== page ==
In lieu of an abstract, here is a brief excerpt of the content:

Reviews Bigelow, Gordon. Fiction, Famine, andthe Rise of Economics in Vidorian Britain andlrehnd. Cambridge: Cambridge UP. pp. 229, $65.00. In Fidion, Famine, andthe Rise of Economics in Vidorian Britain andlrehnd, Gordon Bigelow offers a very idiosyncratic look at what he takes to be exemplary moments in the rise of economics — or rather, the general shift in England away from "poHtical economy" towards "economics" — during the Victorian era. The book offers this historical précis in two distinct parts: the first is a theoreticaUy informed discussion of economics as a theory of signification that, in large measure, emerges out of Adam Smith's interest in CondiUac's theories of signification. Whüe this is an interesting and counter-intuitive reading of capitaHsm, one can already sense the presence of an unconvincing equation in the first chapters of the work: "economics" and "capitaHsm" are going to become more or less interchangeable terms for Bigelow, and whüe this may seem fitting enough in his discussion of Dickens and GaskeU in part two of the book, it is clearly going to be inadequate in his discussion of the Irish famine. "CapitaHsm" might have been the grandiose term under which the system of agricultural labour and exchange was supposed to function in Ireland, but this network lacked a number of important constituent elements of capitaHsm: namely, capital, in the sense of income reinvested back into the always struggling venture of the estate. I wiU offer more on this later, but for now I want to suggest what I take to be the strengths and weaknesses of the first part of the text. In the early and more theoretical chapters of the book Bigelow offers a very strong reading of how new linguistic discoveries in the seventeenth and eighteenth century were making the hegemony of European nations seem very precarious. These discoveries revolved around Egyptian and Chinese texts, and the popular view that these languages offered "clues to a perfect form of writing" (14). Feeling some anxiety about this impHcit derogation in the status of European culture, writers like Adam Smith developed an economic doctrine-indeed, an entire world history- "that would prove financial capitaHsm to be the key to European superiority" (18). The argument is, of course, an interesting one, although the relationship between cause and effect seems unconvincing at times. For example, Bigelow offers the foUowing connection between CondiUac's linguistics and Smith economics: "For CondiUac and Smith an increasing level of Victorian Review (2004)1 13 Reviews abstraction in language yields an increased capacity for complex thought" (39). Not only is the connection vague, but it is not at aU certain that what Condillac is saying about the individual's abüity to cognize more complex psychological and linguistic material is reaUy aU that pertinent to Smith's view that society is willing to abide more complex and abstracted relationships around capital and the commodity. What both have in common is, of course, the increasing complexity of things, but other than this very unconvincing connection it is difficult to determine what Bigelow is actuaUy arguing here. Bigelow's view is, I suppose, that capitaHsm arrives on the European stage at a historical moment when society is willing and able to cognize more complex social relations, but whether this is a credible abstraction from CondiUac's theory is certainly difficult to demonstrate. For Bigelow, the discourses of linguistic interiority and economic capitaHsm merge to form the figure of the consumer; this figure comes to dominate not only Victorian economics, but Bigelow's engaged and critical appraisal of it. Despite some difficulties with the early part of the work, it is easy to see that the discussion of the history and phüosophical intertexts of capitaHsm is where Bigelow's chief interest Hes, and I wonder why this book is not simply a treatise on capitaHsm's deep structural simüarities to linguistic systems, or a treatment of capitaHsm as a phüosophical and world-historical idea that coheres around the nature of psychological and social complexity and the attendant necessity of inteUectual and moral abstraction. The insights in these chapters are sometimes difficult to demonstrate or to foUow, but they are original...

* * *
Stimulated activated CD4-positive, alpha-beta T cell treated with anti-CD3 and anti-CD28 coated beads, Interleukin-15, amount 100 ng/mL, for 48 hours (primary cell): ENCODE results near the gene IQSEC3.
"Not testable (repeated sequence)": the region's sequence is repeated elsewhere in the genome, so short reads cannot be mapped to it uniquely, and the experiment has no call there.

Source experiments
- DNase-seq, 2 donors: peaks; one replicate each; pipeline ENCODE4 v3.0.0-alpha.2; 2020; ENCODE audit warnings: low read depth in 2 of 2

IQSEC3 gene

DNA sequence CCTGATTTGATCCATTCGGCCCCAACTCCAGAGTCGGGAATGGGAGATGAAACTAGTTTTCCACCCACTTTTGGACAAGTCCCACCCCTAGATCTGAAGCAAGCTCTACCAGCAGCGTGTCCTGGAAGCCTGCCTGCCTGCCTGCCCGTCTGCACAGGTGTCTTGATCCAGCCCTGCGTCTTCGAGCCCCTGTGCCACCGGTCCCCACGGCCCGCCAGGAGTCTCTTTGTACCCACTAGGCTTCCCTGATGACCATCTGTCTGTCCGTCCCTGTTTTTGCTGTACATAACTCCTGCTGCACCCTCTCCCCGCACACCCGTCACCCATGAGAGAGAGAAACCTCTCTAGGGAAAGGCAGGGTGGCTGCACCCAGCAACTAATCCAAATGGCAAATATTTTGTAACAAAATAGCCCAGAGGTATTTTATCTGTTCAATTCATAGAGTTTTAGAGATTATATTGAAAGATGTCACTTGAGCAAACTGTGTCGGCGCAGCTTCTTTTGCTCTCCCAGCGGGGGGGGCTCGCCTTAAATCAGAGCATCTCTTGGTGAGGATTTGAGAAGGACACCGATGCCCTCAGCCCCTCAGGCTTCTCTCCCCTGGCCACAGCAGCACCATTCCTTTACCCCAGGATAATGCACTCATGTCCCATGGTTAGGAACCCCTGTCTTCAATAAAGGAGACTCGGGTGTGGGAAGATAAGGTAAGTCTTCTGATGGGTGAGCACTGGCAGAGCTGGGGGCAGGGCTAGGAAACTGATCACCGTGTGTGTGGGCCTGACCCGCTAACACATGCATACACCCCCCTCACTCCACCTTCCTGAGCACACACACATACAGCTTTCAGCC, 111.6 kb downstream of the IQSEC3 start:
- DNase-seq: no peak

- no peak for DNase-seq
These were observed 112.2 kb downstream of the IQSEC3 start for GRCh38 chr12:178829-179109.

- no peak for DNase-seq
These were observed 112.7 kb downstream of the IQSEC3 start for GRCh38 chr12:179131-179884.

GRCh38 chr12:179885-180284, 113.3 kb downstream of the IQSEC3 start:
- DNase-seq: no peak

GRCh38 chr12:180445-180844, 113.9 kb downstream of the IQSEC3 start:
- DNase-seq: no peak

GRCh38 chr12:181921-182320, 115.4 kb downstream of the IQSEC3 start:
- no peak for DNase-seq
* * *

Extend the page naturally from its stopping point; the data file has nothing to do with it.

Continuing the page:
Additional Information

Print ISSN
pp. 113-116
Launched on MUSE
Open Access
Back To Top

This website uses cookies to ensure you get the best experience on our website. Without cookies your experience may not be seamless.